A Baghdad warehouse being used to store ballot boxes for Iraq's contested parliamentary election caught fire on Sunday, ahead of a nationwide recount effort.
The fire started hours after a number of judges were officially tasked with carrying out the manual process of recounting the votes from May's election.
Iraq's civil defense force was able to contain the fire and stop it from spreading to the main warehouse housing the majority of the ballots, according to General Saad Maan, spokesman for Iraq's Interior Ministry.
In a video sent to the media, Maan is shown pointing to the main warehouse and saying that the fire was contained before reaching it.
A thick cloud of black smoke billowed in the background as Maan showed the complex, which contains a number of smaller warehouses.
It was not immediately clear what caused the fire, the extent of the damage, or whether it would affect the planned recount.
Judges named to head recount
Earlier on Sunday, the Iraqi Supreme Judicial Council named the judges who will take over the independent electoral commission to carry out the manual recount of last month's elections as per the parliament's recommendation, according to a statement.
The May 12 elections gave the lead to a coalition led by Shia firebrand cleric Muqtada al-Sadr, but a new government has yet to be formed.
The elections were marred by complaints about the alleged manipulation of the electronic voting system used for the first time in May.
The parliament voted in favor of a nationwide manual recount last Wednesday after Prime Minister Haider Al-Abadi, whose coalition came third in the voting, said the recount was necessary considering the reported violations.
The electoral commission said it would appeal the decision.
The SJC convened on Sunday to name the judges and to meet with officials from the electoral commission to "understand how it works and get a briefing on the nature of complaints it received regarding the 2018 legislative elections," the statement said.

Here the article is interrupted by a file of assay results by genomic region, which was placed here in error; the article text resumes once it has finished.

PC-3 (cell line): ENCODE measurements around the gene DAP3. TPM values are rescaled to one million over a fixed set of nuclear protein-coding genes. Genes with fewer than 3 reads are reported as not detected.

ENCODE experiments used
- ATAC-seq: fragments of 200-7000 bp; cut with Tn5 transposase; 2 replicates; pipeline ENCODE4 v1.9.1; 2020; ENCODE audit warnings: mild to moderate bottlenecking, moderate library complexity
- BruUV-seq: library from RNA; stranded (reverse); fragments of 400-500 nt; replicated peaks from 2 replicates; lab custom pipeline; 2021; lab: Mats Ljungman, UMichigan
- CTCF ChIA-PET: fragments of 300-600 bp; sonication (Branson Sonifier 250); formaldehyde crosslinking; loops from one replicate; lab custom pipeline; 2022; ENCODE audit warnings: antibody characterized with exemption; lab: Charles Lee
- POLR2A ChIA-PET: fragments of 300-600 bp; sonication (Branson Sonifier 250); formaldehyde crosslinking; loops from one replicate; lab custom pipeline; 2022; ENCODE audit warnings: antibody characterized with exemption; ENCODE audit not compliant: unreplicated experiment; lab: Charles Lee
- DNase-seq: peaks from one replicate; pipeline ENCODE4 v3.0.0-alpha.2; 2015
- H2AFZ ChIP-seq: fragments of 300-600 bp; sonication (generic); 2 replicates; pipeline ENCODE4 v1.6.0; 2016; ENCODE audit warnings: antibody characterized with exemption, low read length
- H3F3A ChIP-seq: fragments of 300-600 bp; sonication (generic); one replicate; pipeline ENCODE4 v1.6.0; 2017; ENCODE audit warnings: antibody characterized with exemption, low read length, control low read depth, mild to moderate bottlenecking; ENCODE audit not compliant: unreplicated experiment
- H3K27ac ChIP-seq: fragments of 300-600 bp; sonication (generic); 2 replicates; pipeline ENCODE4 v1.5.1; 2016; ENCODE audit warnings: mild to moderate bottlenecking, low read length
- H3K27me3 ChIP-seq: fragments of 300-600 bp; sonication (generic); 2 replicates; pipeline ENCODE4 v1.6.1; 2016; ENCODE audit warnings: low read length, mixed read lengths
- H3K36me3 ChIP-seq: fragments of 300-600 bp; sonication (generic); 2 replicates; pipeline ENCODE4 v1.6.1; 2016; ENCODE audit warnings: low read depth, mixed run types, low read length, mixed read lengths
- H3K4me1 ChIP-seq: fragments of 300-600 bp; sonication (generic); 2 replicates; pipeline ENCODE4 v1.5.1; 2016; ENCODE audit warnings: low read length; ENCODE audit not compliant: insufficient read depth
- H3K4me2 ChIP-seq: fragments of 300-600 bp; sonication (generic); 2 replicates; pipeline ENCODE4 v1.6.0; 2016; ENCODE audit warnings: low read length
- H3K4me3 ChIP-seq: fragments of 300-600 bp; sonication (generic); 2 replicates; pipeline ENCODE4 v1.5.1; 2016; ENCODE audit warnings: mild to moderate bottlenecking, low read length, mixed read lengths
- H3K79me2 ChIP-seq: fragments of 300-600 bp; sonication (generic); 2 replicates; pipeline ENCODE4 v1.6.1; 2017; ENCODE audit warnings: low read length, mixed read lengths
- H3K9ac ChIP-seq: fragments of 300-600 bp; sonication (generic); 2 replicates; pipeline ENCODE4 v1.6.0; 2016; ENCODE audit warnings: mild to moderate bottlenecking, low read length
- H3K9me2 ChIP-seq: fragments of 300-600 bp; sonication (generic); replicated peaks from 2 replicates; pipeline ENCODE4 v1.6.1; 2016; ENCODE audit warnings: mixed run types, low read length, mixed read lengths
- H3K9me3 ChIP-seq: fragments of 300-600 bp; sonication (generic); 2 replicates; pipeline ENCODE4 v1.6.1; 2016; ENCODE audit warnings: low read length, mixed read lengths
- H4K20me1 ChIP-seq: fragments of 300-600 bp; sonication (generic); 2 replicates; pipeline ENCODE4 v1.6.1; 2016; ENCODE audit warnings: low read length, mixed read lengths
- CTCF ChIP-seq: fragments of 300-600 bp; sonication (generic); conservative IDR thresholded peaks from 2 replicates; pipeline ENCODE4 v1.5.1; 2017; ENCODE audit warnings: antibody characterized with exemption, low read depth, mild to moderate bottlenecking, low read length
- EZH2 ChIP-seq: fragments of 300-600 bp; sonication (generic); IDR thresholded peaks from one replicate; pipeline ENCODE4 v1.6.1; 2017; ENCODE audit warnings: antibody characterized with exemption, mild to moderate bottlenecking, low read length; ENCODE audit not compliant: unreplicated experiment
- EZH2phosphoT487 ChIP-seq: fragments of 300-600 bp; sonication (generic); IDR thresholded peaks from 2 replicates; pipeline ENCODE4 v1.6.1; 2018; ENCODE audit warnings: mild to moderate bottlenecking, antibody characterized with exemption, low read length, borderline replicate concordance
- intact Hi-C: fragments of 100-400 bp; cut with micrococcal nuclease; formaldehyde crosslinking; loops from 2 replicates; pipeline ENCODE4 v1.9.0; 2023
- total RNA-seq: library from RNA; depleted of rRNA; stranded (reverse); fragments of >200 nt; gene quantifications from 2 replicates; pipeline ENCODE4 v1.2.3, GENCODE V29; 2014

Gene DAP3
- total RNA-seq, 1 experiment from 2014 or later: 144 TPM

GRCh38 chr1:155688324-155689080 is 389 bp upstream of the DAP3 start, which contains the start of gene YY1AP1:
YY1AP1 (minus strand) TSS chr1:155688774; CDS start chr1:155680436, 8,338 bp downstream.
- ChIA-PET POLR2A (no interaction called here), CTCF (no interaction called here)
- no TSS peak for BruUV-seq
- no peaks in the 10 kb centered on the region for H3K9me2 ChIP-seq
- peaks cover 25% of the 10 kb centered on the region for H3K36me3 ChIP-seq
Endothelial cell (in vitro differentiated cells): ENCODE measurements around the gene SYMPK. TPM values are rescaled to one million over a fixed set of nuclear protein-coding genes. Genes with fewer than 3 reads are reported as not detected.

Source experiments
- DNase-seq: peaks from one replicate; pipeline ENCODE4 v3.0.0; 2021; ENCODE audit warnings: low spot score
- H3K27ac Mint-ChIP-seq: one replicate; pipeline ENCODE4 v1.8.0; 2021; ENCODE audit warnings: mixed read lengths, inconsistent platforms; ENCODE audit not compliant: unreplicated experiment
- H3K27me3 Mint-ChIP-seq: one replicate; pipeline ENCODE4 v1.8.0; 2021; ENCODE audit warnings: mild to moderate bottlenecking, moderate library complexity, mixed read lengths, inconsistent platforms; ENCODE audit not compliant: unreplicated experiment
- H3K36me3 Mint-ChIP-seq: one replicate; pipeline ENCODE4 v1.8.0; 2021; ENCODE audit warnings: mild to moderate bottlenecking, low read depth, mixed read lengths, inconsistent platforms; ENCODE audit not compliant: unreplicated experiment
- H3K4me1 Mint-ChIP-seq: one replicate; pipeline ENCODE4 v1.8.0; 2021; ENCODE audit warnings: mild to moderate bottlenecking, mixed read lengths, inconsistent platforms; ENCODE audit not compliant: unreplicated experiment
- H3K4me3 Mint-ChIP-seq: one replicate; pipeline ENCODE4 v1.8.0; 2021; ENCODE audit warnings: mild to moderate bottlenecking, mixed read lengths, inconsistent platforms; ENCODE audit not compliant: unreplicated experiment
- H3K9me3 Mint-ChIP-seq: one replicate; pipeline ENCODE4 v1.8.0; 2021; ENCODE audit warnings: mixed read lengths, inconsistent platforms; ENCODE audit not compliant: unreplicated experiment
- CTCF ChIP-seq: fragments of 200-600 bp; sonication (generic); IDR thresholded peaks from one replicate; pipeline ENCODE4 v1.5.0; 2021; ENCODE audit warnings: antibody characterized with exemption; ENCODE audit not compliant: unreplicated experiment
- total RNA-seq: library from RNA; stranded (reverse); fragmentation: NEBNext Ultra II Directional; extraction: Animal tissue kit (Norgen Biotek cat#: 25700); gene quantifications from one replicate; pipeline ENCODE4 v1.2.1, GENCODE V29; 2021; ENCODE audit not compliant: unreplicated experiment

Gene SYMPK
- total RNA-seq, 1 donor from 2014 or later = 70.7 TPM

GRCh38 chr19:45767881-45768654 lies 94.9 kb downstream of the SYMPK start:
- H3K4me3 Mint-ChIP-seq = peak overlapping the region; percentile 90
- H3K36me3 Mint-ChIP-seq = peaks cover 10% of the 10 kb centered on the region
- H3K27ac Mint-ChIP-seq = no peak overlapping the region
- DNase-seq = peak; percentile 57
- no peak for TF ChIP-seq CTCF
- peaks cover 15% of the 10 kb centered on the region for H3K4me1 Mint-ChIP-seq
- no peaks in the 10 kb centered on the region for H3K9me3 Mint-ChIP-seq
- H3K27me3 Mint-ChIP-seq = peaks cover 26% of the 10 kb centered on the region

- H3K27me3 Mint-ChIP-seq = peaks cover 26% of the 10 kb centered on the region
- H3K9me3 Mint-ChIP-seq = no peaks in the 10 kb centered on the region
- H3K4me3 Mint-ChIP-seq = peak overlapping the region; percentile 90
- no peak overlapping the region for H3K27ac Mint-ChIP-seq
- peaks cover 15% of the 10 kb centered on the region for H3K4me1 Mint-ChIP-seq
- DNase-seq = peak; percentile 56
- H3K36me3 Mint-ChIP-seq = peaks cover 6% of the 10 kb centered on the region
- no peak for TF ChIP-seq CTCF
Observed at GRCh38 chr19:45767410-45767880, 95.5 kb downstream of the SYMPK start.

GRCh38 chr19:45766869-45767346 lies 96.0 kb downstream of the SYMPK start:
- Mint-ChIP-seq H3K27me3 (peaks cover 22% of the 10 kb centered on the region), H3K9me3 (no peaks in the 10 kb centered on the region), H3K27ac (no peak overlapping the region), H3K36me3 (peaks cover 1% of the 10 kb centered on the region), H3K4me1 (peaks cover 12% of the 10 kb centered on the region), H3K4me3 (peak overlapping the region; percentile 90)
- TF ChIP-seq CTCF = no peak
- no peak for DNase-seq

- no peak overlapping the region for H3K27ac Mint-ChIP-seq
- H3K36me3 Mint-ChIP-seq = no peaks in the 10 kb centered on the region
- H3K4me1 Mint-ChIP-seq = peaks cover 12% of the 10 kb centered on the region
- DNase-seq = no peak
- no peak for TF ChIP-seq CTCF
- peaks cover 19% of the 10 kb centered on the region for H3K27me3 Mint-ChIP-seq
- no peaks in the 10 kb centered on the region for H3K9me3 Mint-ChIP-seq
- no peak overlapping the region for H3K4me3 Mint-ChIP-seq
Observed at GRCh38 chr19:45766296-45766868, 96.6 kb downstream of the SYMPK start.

The SJC had deployed a committee to the electoral commission on June 7th to "take the necessary measures to protect ballot boxes and the equipment used in the elections."
Election produced Al-Sadr victory
The Saeroon Alliance led by al-Sadr, the Shia who many US military officials hold responsible for the deaths of US troops, won by taking the most number of seats.
The Saeroon Alliance claimed 54 of the 328 seats in the parliament, the most of any coalition. The Fatah Alliance, led by Hadi al-Amiri, took 48 seats, while the Victory Alliance, led by Washington's preferred candidate, Prime Minister Haider al-Abadi, won 42 seats.
Al-Sadr, who in 2008 was named as one of Time Magazine's 100 most influential people, campaigned on an anti-corruption platform, allied himself with the Communist Party and rode a wave of populist sentiment to victory. An opponent of Iranian influence in his country, al-Sadr is also a longtime critic of the United States and its role in Iraq.
Al-Sadr was once the leader of the Mehdi Army, a powerful Shia militia which was blamed for some of the worst violence between 2005 and 2008 in Iraq. Some of his militiamen fought and killed US and Iraqi soldiers. He formally disbanded the group in 2008, announcing it was transitioning into a movement to oppose secularism and Western thought.